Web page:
#5 Reason poorly timed home improvements that could have waited another year or two. 1/4 of that deficit could have been removed by waiting.
#6 Reason cost of tuition for final few classes of my 2nd masters degree. I’m already vested into the process with 28 out of 34 credit completed.
Remaining reasons in no particular order
- Hosting too many social gatherings and spending too much money on food, drinks, etc.
- Unhealthy eating habits induced by stress and a bit of laziness
- Spending too much money on my hobbies, particularly brewing beer
- Spent more than I should on movies and video games
Breaking Down My Spending
In the above graph I broke down my monthly expenditures by taken the total of what was spent in each category for the year and dividing by 12. This helped to pinpoint exactly where all of my money was going. It was clear as day where I was over spending money. Eating out, grabbing drinks with friends, and ordering delivery were all too normal.
One person should not be spending over $500 a month on food and drinks for just themselves.
Additionally, entertainment and home improvement (not repair) could have been much less.
Habits I Can Control
Since my monthly bills are mostly out of my control, and the obligations of paying back creditors is important, I decided to break down the next biggest category. I was baffled at myself for spending as much as I did on delivery! I consider myself a decent cook, so to be putting an average of $110 each month (fast food and delivery) toward non social eating experiences is just plain stupid.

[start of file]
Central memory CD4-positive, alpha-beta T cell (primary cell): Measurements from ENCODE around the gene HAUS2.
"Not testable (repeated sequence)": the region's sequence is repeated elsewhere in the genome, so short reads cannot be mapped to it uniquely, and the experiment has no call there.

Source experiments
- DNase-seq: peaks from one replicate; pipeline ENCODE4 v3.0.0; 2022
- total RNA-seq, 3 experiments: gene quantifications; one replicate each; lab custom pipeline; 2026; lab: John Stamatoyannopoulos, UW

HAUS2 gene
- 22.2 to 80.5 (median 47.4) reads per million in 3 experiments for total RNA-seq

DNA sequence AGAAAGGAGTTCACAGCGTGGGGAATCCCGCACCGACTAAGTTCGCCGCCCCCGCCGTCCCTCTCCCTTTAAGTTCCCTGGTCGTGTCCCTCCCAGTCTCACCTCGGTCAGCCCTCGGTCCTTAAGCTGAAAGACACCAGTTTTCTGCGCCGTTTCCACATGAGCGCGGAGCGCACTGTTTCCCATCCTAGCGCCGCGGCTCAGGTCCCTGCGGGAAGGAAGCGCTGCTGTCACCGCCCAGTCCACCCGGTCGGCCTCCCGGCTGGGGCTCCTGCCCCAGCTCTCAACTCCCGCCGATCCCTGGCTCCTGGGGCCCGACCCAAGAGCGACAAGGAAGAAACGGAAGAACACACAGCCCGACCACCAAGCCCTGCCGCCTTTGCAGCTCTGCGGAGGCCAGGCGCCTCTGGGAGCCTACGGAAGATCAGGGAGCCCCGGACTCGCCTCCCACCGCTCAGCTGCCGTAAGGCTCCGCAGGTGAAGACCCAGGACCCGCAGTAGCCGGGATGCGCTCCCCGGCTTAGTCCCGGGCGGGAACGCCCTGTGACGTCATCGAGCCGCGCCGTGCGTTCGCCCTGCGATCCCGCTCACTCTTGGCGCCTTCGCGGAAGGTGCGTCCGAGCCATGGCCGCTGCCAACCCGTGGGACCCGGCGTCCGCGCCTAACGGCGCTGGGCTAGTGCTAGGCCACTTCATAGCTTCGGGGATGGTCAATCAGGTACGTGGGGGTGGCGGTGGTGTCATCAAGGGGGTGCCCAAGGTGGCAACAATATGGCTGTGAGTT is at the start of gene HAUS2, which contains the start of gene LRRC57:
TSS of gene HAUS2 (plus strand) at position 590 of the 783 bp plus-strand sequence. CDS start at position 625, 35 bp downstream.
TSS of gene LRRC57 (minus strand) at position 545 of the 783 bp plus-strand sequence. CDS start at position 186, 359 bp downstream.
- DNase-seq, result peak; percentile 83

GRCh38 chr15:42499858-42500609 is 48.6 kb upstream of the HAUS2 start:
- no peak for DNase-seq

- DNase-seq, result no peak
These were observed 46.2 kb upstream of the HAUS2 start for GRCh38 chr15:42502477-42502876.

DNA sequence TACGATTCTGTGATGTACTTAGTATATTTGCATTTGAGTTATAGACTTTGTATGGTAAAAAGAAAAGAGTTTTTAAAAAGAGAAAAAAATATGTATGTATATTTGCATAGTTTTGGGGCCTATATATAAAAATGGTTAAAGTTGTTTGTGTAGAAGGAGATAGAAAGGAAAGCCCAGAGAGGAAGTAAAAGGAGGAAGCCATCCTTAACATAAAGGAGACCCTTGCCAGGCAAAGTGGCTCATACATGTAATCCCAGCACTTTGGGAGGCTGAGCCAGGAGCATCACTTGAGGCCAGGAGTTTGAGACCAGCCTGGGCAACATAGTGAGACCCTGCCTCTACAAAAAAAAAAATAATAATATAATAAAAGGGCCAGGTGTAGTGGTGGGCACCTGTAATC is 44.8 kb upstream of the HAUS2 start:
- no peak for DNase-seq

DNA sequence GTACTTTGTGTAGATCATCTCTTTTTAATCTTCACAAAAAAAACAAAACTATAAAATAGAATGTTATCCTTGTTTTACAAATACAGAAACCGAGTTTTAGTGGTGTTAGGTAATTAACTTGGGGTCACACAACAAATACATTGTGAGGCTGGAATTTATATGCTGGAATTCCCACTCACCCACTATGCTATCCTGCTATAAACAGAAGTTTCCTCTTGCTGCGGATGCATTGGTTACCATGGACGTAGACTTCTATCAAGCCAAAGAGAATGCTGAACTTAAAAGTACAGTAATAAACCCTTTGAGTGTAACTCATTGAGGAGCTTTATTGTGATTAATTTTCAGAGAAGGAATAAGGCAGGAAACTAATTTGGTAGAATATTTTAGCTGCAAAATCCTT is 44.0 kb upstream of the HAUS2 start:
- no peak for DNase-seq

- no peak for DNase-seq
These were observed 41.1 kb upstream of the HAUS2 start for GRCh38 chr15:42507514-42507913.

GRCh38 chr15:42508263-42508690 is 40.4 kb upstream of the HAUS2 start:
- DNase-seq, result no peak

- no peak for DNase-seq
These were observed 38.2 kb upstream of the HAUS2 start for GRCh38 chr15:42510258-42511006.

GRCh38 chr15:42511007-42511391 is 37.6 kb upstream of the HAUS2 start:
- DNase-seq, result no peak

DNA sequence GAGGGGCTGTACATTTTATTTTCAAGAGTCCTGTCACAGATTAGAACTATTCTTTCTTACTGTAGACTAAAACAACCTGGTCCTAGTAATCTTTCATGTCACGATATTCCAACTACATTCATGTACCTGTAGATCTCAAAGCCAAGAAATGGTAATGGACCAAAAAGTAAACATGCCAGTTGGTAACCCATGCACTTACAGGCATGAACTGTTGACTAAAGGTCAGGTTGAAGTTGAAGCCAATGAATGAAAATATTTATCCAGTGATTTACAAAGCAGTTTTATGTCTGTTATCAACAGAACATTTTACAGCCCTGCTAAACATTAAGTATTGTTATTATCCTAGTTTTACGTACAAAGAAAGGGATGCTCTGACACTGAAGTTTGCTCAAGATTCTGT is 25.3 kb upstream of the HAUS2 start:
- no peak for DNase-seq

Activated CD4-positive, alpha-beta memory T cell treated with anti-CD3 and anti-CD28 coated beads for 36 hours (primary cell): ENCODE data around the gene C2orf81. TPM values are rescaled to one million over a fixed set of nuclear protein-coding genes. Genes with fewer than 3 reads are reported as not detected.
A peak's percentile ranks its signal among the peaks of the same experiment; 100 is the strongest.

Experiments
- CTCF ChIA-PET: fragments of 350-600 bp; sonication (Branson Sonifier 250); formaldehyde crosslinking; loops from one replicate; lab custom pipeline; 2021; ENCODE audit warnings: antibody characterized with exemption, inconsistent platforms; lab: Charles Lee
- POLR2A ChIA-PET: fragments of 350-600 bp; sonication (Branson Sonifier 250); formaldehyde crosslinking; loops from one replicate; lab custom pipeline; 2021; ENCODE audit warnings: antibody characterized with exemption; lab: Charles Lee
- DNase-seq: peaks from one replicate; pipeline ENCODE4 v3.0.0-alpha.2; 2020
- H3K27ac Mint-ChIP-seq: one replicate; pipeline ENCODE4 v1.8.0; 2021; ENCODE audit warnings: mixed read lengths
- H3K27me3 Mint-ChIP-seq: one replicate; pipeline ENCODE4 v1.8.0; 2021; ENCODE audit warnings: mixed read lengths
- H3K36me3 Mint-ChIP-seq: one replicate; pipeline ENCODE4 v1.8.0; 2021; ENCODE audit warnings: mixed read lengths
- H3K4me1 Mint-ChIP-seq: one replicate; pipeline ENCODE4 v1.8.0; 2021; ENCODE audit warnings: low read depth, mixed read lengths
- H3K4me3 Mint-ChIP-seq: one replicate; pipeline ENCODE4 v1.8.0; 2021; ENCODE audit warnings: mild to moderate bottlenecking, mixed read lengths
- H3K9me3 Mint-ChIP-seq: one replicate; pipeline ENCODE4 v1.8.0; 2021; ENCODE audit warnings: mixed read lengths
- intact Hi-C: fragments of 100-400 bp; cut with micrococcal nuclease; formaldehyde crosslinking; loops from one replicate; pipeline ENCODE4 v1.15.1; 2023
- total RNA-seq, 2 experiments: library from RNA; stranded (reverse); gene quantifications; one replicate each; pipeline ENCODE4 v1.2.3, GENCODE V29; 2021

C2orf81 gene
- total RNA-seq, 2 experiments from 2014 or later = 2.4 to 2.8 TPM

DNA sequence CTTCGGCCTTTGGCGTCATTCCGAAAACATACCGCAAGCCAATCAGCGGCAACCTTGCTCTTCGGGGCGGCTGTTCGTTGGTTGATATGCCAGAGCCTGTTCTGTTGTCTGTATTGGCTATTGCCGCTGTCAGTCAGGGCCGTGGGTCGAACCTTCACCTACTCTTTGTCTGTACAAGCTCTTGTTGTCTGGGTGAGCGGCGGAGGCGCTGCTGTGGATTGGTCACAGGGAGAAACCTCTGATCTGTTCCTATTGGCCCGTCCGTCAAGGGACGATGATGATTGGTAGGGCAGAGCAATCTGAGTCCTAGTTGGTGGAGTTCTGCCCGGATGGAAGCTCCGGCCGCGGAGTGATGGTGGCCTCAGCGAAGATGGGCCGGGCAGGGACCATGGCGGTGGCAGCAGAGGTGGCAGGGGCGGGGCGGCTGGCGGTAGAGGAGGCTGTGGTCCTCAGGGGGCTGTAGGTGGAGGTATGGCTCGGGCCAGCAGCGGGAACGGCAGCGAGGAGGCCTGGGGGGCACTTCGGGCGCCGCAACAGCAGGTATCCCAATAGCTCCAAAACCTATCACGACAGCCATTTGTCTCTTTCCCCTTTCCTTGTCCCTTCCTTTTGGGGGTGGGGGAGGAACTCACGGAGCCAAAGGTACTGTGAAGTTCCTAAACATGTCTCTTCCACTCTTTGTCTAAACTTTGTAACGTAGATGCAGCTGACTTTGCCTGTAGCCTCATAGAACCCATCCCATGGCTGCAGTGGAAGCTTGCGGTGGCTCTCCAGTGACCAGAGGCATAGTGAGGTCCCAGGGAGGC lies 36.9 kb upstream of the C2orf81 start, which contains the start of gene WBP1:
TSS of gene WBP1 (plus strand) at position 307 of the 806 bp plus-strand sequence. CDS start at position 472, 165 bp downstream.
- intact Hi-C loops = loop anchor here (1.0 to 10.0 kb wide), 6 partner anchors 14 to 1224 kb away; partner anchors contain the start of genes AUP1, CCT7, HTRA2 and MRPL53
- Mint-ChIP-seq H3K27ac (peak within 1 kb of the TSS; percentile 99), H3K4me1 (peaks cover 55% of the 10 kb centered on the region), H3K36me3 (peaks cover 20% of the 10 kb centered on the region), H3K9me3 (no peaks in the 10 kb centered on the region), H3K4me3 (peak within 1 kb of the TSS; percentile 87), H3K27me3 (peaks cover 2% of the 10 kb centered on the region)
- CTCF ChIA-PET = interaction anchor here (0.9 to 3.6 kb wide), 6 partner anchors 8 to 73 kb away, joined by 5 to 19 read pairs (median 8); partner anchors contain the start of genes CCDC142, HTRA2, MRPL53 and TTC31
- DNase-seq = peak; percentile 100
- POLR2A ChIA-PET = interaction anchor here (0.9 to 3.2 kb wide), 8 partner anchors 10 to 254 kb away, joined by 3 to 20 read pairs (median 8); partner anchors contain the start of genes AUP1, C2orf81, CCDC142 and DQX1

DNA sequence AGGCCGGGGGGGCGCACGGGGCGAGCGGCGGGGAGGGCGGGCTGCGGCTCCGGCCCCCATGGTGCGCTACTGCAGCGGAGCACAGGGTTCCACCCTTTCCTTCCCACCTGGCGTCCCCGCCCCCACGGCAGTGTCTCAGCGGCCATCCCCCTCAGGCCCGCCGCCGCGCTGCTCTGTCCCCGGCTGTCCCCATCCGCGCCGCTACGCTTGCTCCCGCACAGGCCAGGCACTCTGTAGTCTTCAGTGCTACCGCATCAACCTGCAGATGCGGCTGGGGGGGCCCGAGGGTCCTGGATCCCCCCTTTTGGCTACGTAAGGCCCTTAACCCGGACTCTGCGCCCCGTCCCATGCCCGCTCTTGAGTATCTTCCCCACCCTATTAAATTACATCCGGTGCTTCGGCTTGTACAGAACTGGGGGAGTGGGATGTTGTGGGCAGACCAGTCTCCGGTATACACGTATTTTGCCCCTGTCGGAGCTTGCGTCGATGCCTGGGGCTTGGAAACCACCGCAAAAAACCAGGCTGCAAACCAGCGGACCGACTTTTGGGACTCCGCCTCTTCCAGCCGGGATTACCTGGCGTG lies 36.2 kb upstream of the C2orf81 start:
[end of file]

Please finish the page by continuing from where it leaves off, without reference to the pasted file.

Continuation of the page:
In the coming months of 2017 my plan is to do the following:
Limit my food costs to $100 a month, no delivery or fast food, and make my coffee at home.
In addition, halt any ideas on home improvement till further notice. Buy only necessary items for my puppy. Limit what I spend on hobbies and entertainment to $50 a month.
Takeaways After the Review of 2016
- I celebrated the new year in another country with some of the most wonderful people I know.
- My life is now more full with the addition of my half-border collie / half husky puppy Arya!
- I now have a beautiful 500 square foot patio in my backyard. The DIY table I made with built in ice-boxes fits perfectly too (this is what I followed).
- Moved to a kegging system for my home brewing and made a couple high quality batches.
- Got back into crossfit at the end of the summer.
- I became officially certified to facilitate the Myers Briggs Type Indicator.
- I now lack in any savings that I have previously built up.
- An influx of income such as a tax return may create a perception of a better bottom line
- Things break down and a lot of times they all break down at the same time.
- Career movement came to an unexpected halt
- An empty room in a house helps nobody
- Injured my shoulder and missed over a month of going to the gym.
- College is still expensive and sometimes even more expensive the second time around.
- It hasn’t been since my undergraduate years that my credit card balance was higher than what was in my bank account.
- No immediate methods of fixing the large amount of credit card debt. Therefore, interest each month will continue to accrue on top of the debt owed.
- In review, I could have held myself more accountable for my spending. I should have said no more often, cooked my meals more often, and put off projects even if I was excited about them. I did not set myself up for success.